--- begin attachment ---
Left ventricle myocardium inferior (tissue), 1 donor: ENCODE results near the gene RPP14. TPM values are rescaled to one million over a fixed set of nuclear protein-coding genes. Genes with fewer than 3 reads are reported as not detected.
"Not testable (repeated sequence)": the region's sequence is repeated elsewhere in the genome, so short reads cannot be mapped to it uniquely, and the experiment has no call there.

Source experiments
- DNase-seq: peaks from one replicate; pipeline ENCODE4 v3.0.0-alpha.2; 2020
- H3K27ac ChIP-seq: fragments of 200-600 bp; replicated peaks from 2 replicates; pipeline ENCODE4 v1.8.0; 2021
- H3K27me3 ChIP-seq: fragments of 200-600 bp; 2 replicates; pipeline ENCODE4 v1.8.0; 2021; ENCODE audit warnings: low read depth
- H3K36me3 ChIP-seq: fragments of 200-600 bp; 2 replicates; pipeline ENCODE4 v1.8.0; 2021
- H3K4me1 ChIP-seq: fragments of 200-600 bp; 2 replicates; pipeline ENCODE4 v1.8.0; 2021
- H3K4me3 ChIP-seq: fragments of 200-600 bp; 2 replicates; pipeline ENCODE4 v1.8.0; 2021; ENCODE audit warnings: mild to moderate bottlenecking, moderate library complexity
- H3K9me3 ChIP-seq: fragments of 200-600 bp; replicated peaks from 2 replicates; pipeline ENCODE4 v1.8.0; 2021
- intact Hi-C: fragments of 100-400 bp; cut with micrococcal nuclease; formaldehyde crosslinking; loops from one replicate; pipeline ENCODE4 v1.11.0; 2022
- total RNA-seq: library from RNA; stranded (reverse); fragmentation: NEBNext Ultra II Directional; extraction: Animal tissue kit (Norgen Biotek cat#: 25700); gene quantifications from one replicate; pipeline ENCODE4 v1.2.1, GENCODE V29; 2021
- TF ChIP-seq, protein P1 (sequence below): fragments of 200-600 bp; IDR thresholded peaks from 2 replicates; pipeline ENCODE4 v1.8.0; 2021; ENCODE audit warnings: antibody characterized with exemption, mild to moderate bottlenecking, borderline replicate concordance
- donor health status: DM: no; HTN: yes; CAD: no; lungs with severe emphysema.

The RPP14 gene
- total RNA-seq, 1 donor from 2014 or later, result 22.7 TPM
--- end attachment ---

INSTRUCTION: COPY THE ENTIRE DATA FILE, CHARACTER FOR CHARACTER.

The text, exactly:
Left ventricle myocardium inferior (tissue), 1 donor: ENCODE results near the gene RPP14. TPM values are rescaled to one million over a fixed set of nuclear protein-coding genes. Genes with fewer than 3 reads are reported as not detected.
"Not testable (repeated sequence)": the region's sequence is repeated elsewhere in the genome, so short reads cannot be mapped to it uniquely, and the experiment has no call there.

Source experiments
- DNase-seq: peaks from one replicate; pipeline ENCODE4 v3.0.0-alpha.2; 2020
- H3K27ac ChIP-seq: fragments of 200-600 bp; replicated peaks from 2 replicates; pipeline ENCODE4 v1.8.0; 2021
- H3K27me3 ChIP-seq: fragments of 200-600 bp; 2 replicates; pipeline ENCODE4 v1.8.0; 2021; ENCODE audit warnings: low read depth
- H3K36me3 ChIP-seq: fragments of 200-600 bp; 2 replicates; pipeline ENCODE4 v1.8.0; 2021
- H3K4me1 ChIP-seq: fragments of 200-600 bp; 2 replicates; pipeline ENCODE4 v1.8.0; 2021
- H3K4me3 ChIP-seq: fragments of 200-600 bp; 2 replicates; pipeline ENCODE4 v1.8.0; 2021; ENCODE audit warnings: mild to moderate bottlenecking, moderate library complexity
- H3K9me3 ChIP-seq: fragments of 200-600 bp; replicated peaks from 2 replicates; pipeline ENCODE4 v1.8.0; 2021
- intact Hi-C: fragments of 100-400 bp; cut with micrococcal nuclease; formaldehyde crosslinking; loops from one replicate; pipeline ENCODE4 v1.11.0; 2022
- total RNA-seq: library from RNA; stranded (reverse); fragmentation: NEBNext Ultra II Directional; extraction: Animal tissue kit (Norgen Biotek cat#: 25700); gene quantifications from one replicate; pipeline ENCODE4 v1.2.1, GENCODE V29; 2021
- TF ChIP-seq, protein P1 (sequence below): fragments of 200-600 bp; IDR thresholded peaks from 2 replicates; pipeline ENCODE4 v1.8.0; 2021; ENCODE audit warnings: antibody characterized with exemption, mild to moderate bottlenecking, borderline replicate concordance
- donor health status: DM: no; HTN: yes; CAD: no; lungs with severe emphysema.

The RPP14 gene
- total RNA-seq, 1 donor from 2014 or later, result 22.7 TPM